3, 5 or 7 (Number)” Main Causes of High Heart Rate while Blood Pressure is Normal

High pulse rate is where the heart beats faster than usual leaving behind its repercussions. This condition is medically termed as Tachycardia, where the heartbeat is abnormally high than the normal rate being 60-100 per every minute. So when a pulse crosses 100 BPM, it is considered to be high due to inability or inefficiency of the heart in pumping the blood.

Tachycardia is of two types. One is ventricular tachycardia, in other words, V-tach, where it is concerned with ventricles; and another being supra-ventricular tachycardia, SVT in which the pumping is on the upper side of the heart. The latter is more common and less harmful than V-tach. Yet, any abnormal condition is better when consulted with a physician.

Causes for these pulse rates to go high are many. But most of them have a short span while there are some factors that keep the pulse rate on high for a comparatively long time. High pulse rate is a factor that is caused by some heart disease in a person. It could be coronary or high BP or pericarditis. The arteries get hardened at times or the valves are damaged that leads to difficult blood pumping. The hyper activity of thyroid leads to high pulse rate. High pulse rate is also caused by other disorders related to metabolism or damage of heart in its upper part thereby straining and weakening the heart.

When the lung tissues get non-elastic, blood pumping is eventually affected. Other factors like fever or vitamin deficiency etc can also be named as temporary causes. Blood pressure is defined as the force exerted by the blood circulation on the blood vessel walls and BP is one of the 4 major vital signs. Per heartbeat, blood pressure differs between the maximum (termed systolic) and the minimum (termed diastolic) pressures.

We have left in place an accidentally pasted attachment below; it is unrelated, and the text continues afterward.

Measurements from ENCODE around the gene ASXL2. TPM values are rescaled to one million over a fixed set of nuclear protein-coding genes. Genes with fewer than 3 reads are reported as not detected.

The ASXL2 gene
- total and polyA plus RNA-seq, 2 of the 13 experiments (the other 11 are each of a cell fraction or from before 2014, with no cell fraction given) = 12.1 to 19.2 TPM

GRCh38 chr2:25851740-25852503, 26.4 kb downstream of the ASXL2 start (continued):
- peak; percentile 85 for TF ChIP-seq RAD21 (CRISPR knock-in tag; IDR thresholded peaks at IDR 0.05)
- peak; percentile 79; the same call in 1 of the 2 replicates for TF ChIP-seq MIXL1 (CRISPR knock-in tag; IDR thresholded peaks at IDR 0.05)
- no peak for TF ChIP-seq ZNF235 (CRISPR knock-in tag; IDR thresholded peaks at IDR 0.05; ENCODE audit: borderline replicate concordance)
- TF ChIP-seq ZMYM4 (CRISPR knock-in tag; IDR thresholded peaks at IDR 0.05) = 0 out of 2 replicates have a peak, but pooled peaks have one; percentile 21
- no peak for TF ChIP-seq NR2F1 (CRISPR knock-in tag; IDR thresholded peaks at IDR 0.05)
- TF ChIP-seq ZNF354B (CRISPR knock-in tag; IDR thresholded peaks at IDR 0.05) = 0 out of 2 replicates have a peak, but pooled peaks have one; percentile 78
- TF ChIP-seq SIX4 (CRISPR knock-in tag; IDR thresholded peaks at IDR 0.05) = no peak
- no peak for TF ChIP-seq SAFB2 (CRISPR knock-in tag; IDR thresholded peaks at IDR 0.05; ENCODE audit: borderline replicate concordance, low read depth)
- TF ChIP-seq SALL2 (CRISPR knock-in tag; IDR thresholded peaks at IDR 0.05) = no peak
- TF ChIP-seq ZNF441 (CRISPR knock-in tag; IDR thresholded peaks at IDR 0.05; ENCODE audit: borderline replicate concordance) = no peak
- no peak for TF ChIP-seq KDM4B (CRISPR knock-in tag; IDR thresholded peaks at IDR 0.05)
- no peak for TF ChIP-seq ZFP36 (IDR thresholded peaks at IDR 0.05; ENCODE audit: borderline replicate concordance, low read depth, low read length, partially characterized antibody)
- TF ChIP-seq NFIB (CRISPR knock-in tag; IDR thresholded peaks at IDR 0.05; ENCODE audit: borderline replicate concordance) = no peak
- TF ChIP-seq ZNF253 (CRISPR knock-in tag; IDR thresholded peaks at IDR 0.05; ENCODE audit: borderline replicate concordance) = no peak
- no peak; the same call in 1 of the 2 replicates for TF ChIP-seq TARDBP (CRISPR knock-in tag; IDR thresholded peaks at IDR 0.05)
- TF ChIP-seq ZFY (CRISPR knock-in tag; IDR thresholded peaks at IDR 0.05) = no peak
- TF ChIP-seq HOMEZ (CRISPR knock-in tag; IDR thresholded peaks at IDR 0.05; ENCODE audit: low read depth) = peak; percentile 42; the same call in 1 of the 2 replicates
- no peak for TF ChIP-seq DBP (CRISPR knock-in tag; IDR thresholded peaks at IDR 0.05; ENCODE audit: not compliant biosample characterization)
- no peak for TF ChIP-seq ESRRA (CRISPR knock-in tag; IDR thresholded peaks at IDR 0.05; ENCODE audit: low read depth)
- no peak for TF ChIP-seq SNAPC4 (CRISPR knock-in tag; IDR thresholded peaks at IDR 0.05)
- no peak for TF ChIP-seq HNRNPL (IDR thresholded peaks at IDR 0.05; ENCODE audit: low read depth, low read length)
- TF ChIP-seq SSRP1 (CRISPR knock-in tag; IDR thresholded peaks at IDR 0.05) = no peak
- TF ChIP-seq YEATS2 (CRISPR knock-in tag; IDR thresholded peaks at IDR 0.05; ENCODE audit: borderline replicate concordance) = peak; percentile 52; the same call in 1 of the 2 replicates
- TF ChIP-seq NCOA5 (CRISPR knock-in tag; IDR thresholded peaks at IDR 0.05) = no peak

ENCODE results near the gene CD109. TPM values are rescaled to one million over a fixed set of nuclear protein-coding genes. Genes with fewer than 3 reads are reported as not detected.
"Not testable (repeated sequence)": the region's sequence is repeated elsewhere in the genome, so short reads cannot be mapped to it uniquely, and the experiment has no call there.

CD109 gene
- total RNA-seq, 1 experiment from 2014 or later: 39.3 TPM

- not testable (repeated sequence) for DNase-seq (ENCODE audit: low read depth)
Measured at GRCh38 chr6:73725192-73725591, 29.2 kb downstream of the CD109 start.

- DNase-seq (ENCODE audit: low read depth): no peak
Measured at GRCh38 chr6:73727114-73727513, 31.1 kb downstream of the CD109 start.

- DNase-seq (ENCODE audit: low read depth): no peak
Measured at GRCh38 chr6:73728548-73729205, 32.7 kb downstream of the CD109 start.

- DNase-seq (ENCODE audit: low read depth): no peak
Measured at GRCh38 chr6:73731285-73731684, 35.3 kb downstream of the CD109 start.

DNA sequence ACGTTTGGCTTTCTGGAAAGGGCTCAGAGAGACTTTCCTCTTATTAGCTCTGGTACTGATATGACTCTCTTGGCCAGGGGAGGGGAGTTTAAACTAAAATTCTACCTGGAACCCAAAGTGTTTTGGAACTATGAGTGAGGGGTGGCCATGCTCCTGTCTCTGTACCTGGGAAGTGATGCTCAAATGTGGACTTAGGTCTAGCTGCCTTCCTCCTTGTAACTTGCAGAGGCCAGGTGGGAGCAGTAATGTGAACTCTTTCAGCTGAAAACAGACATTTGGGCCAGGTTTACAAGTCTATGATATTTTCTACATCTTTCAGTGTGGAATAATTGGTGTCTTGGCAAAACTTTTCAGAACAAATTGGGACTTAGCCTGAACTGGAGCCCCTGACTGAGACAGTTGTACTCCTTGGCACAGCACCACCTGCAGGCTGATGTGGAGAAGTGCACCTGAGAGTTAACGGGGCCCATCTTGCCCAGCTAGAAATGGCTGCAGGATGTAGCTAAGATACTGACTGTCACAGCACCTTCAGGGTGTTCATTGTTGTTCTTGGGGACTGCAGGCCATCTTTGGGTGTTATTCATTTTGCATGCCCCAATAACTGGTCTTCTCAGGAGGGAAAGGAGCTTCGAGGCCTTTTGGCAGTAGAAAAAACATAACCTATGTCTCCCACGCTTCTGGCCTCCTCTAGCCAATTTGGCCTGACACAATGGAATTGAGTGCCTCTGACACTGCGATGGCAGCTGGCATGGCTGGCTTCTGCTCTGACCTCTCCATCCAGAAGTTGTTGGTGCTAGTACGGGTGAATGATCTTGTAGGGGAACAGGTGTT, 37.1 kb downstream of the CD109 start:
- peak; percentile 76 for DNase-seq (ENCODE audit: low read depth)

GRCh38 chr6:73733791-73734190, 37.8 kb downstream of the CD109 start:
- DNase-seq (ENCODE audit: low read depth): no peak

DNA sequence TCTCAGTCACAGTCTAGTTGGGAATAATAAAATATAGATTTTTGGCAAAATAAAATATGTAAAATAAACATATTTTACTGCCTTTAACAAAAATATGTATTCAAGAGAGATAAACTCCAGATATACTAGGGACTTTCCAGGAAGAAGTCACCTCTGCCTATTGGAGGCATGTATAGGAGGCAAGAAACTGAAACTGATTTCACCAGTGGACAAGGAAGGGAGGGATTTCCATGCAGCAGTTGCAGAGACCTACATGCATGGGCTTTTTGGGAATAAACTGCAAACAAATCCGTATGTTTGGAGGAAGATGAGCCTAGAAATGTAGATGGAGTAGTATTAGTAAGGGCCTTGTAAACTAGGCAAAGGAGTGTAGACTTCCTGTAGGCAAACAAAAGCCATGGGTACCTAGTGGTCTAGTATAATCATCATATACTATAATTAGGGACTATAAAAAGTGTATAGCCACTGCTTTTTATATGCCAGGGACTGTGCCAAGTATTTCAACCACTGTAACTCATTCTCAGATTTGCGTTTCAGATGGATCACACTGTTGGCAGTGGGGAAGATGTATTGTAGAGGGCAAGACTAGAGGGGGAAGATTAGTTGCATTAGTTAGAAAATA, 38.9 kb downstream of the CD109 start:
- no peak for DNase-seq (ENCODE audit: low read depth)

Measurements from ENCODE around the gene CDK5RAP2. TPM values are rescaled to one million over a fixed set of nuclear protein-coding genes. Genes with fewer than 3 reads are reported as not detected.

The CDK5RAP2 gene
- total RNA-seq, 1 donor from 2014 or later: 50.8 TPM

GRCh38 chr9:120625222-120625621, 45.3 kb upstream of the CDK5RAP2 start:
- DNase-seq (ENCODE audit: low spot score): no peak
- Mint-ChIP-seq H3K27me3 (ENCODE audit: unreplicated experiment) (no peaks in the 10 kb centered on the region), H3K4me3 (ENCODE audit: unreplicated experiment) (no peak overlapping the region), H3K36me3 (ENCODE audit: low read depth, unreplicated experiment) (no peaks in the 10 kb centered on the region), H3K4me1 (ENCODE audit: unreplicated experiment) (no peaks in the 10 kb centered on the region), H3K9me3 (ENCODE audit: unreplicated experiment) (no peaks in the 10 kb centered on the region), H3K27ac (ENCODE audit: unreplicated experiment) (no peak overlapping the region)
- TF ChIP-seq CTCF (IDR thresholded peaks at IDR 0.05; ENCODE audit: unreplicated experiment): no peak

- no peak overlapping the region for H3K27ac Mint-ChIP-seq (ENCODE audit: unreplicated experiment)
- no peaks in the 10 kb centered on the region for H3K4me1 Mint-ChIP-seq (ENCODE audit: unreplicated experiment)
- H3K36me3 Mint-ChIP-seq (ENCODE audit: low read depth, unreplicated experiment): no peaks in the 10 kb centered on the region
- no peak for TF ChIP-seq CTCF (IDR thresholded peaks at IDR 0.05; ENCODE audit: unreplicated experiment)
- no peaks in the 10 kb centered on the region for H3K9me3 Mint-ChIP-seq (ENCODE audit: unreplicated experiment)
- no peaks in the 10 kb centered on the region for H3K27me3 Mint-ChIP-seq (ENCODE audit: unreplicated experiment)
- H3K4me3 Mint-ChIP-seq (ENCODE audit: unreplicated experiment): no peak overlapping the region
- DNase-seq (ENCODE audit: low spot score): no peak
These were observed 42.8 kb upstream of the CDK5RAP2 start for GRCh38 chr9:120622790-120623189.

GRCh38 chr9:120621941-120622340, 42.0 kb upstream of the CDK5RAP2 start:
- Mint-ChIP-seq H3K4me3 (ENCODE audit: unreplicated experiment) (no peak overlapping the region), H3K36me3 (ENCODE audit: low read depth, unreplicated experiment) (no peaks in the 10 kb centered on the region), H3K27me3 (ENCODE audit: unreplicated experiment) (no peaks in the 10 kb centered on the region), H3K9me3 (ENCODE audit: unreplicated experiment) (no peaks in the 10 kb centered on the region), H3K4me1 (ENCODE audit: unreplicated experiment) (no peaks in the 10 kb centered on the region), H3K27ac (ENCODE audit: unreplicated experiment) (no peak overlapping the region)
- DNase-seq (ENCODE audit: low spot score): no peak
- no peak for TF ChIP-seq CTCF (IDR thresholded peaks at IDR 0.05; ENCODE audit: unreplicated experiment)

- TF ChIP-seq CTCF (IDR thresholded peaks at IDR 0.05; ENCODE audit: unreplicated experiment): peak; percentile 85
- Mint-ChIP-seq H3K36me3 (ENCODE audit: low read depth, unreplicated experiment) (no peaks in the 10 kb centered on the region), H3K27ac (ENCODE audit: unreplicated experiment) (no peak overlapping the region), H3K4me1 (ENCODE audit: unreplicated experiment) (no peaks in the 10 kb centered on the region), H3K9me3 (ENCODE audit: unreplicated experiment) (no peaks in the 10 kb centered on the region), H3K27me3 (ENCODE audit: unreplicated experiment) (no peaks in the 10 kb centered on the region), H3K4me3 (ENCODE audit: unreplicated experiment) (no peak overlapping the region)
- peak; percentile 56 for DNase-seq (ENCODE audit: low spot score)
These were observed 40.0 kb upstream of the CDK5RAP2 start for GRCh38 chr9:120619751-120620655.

MEASUREMENT INFORMATION

  1. The arterial pressure is usually measured through a sphygmomanometer that in history uses the height of the mercury reflecting the circulating pressures. These days, blood pressure assessments are still detailed in mercury millimeters (mmHg) even though the aneroid and electronic meters co does not use mercury.
  2. BP varies among systolic and diastolic pressure for every beat of the heart. Systolic is at the peak pressure of the arteries that happens during the near end of a cardiac cycle in which the ventricles are in contraction.
  3. The diastolic pressure characterizes the minimum pressures on the arteries that happen at the beginning of the cardiac cycle in which the ventricles were full of blood. The average normal blood pressure of healthy adult is 120/80mmHg that spoken as one-twenty over eighty.
  4. Hypertension is the term used if the arterial pressure is abnormally high and the hypo tension refers to the pressure that is abnormally low. BP side by side with respiratory rate, body temperature, and pulse rate assessments are the major measurements in the physiological parameters.
  5. Arterial pressure measurements were non-invasive; it was measured without the skin or arterial penetration. The pressure measure invasively is through the penetration of the arterial walls is able to take a measurement. This method is less common and it is usually done in the hospital settings.
  6. Due to the pumping of the heart and the resistance of the blood vessels, the blood pressure decreases while the circulating blood was moving away from the heart all the way through the arteries. It decreases greatly with the smaller arteries and the arterioles, continuing to decrease while the blood was moving throughout the capillaries back to heart all the way through the veins.
  7. The BP is referred to the pressure being measured by a person through the upper arm. It is commonly measured from the brachial artery that is the major blood vessel which is carrying blood away from the heart. The BP is commonly articulated by the systolic and diastolic pressures like 110/70.

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